Thursday, May 22, 2008

Voting with both wallet and feet

We have entered into a social contract, you and I and those from whom we acquire goods and services. I pay you for foodstuffs, you pay me for fundraising services. I pay you for home repairs and you pay me for semi-professional photography. We trade in the free market according to established, but often unspoken, guidelines.

Lately, though, it has seemed that the bigger the provider of goods or services, the less likely these guidelines are to be upheld. Tonight, as I upheld my end of the bargain, WalMart failed to uphold its end. And so, after standing in line for more than 10 minutes without any visible progress toward the cash register, I violated our shared contract for the first time ever.

Some background: I had stopped by the new WalMart on Lafayette Road near I-65 to pick up some greens for my rabbit, Milo. (He’s awesome. You should totally get a rabbit.) Along the way, I also picked up PopTarts (frosted strawberry flavor, naturally, because I am not a savage*), trash bags, a couple things from frozen foods, and a few other items.

As I proceeded to the check out, I saw that there were at least six customers in each of five open lines. (Five check-out lines – not including any Express lines – were staffed, out of more than 20 lines in the store.) Naively, I assumed that the cashiers would be at the top of their game and move me out of the store quickly. But, as I said, I stood there for ten minutes without taking even a courtesy step forward.

And then…it happened.

I did it! I pushed my cart a few steps, left it off to the side in front of one of the unoccupied aisles, and walked calmly out to shop elsewhere.

I did not return my items to the place they belonged. I did not make any effort to register a complaint with management. I did not act as a responsible citizen, but I’m pretty sure I acted as a responsible consumer, asserting myself by managing my resources within the market.

My time is worth a lot. Standing in line would have cost me not only time and money, but also added stress and anxiety. Over a mere $20 worth of groceries? I think not.

So I proceeded to the nearby Meijer (at Pike Plaza Road and Moller Road) and within ten minutes, I was home with the greens for Milo, dinner for me, and time left over to blog about it.

Now, then – was I wrong for leaving WalMart? Was I right for leaving, but wrong for not putting my stuff back or talking to management?

What say you?


* I'm not really sure what that means, either, but it makes me laugh to think of myself as someone who pronounces people as "savages" if they eat PopTarts of any other flavor besides frosted strawberry.

4 comments:

jss said...

Haha! You absolutely did the right thing. If they wanted your money bad enough, they should have opened another lane. Or as the case may be, two or three more lanes. As for leaving "your" stuff where it was, I applaud you! Make them realize that you were dissatisfied. If you had put the stuff back, they wouldn't have had a clue that you were even there.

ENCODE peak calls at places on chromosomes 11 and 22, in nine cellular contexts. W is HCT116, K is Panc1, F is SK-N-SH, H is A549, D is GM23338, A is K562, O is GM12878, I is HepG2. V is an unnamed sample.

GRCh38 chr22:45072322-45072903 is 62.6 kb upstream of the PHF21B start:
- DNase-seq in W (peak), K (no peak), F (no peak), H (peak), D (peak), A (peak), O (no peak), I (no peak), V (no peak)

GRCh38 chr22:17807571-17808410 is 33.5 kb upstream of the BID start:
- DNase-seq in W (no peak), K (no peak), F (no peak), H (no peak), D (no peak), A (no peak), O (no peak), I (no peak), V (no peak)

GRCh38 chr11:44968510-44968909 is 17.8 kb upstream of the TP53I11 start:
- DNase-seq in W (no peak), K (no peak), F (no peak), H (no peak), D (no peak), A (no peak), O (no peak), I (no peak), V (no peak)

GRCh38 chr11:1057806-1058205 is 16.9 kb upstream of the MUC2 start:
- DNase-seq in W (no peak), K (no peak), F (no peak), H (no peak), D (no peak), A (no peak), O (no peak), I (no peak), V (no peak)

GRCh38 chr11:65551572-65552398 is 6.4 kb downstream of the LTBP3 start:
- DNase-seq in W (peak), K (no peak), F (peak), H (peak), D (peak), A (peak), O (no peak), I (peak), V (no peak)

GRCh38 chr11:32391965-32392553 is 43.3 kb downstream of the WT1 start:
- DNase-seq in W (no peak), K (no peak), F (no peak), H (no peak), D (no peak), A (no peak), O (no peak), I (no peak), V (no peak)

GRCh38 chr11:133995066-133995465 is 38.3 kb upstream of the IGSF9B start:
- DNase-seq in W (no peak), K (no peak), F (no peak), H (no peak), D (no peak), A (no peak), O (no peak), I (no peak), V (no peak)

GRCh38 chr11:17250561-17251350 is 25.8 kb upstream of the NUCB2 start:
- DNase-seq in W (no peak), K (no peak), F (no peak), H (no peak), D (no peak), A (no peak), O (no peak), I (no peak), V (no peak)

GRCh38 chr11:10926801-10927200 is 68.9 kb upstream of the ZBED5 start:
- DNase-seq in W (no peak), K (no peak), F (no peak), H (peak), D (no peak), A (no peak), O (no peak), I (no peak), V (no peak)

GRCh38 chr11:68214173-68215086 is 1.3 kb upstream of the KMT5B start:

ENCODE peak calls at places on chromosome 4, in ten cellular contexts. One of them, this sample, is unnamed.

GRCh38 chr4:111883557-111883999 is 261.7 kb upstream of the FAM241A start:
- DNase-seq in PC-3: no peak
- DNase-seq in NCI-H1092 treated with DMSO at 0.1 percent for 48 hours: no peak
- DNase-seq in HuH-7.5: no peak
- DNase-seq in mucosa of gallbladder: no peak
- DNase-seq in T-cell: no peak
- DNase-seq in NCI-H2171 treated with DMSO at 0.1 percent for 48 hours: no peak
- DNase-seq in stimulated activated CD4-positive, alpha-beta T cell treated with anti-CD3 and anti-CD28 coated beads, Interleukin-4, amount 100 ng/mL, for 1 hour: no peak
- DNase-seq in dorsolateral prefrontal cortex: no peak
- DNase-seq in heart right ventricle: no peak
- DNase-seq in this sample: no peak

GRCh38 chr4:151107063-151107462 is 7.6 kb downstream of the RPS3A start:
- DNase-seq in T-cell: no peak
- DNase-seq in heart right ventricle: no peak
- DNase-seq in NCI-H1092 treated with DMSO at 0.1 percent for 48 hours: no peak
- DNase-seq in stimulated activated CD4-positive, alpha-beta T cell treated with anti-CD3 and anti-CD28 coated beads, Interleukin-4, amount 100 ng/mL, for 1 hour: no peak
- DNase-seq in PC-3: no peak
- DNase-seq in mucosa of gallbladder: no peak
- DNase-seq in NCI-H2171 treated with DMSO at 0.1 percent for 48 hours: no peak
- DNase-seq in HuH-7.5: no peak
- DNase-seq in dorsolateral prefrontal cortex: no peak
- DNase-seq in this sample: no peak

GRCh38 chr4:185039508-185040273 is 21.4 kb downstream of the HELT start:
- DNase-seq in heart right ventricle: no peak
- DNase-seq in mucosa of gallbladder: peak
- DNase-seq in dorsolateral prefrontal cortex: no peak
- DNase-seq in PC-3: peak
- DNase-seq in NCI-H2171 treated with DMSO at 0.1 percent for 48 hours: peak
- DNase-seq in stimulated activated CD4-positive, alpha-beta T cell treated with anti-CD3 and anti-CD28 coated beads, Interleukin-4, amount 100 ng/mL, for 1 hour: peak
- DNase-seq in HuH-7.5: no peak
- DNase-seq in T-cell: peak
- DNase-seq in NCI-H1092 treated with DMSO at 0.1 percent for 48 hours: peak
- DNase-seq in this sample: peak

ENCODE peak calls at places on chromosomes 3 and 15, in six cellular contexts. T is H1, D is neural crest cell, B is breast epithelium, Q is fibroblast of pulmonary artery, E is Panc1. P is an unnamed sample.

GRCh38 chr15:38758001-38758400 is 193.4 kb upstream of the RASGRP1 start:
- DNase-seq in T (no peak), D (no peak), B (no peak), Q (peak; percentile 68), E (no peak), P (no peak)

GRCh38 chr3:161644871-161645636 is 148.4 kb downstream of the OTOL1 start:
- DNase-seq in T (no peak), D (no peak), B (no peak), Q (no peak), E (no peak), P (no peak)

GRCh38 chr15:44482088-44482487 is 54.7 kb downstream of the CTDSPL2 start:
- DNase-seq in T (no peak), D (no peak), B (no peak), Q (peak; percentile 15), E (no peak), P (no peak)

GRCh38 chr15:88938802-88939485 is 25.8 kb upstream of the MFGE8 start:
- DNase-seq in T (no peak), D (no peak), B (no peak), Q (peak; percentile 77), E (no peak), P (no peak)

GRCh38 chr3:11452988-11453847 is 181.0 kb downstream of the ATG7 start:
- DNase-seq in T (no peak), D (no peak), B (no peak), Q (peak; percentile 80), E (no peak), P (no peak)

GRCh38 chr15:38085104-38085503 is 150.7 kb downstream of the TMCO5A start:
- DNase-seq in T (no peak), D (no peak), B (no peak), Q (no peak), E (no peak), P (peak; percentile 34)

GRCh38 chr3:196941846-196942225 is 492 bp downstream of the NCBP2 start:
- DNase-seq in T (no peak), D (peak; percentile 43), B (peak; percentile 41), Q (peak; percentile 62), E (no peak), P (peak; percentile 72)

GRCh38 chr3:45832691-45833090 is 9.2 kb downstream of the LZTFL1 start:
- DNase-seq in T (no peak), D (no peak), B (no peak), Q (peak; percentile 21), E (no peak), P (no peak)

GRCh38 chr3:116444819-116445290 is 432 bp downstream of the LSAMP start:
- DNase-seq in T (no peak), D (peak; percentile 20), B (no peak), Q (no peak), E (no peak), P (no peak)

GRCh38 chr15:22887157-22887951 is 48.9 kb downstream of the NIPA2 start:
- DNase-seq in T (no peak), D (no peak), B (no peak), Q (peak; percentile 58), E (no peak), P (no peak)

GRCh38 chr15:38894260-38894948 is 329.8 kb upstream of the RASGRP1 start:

As a side note, I did this very thing at a Marsh store last week. However, I felt bad about leaving the frozen items (ice cream) in the cart, so I put that stuff back. But I did leave the rest of the stuff in the cart in the frozen food section. I was mad because of their lack of selection and poor products. I, too, ended up the Meijer. I found their produce section kicks Marsh's a$$. I saved about $50 off of my regular bill by going there too. I'm headed to Meijer the next time I go shopping. They seem to care about their customers.

Good job Bro!

Meana said...

Totally within your rights! I might cut and paste parts of your blog entry into a complaint and email to Wal-Mart (can you even do that?), but only because people can't solve a problem they don't know exists.

julmille said...

I have done the same thing at WalMart, the new one in Bloomington. My rage was exacerbated by the 5-6 WalMart employees standing around the little pulpit at the registers. Have I mentiond that I hate WalMart?

Sarah said...

Let me tell you a story. (I'm taking over your blog)
Last year? Two years ago? I went to the brand new JCPenny's in the brand new mall. There I experienced the same old crappy Yuma service. I was ignored, got an eye rolling, and was completely unsatisfied. I dropped my selected items on the nearest counter and walked out.
When I got home I wrote a detailed account of what I experiences (times, departments, a few names I could recall), included that I had been a customer since I was a kid doing my school clothes shopping and had never experienced such lacking service.
That letter was forwarded to the store manager who e-mailed me requesting that I come in and give him a chance to make amend$. He explained the steps he had taken to improve service since taking over, asked me to do my shopping that day and then have the cashier call him when I checked out.
Long story longer, he charged me $1 for each of my items. My bill was less than $15 for a trip that was going to cost me well over $100.

Moral- don't just complain, show disappointment and a willingness to give them another chance. Except WalMart... they are an evil corporation.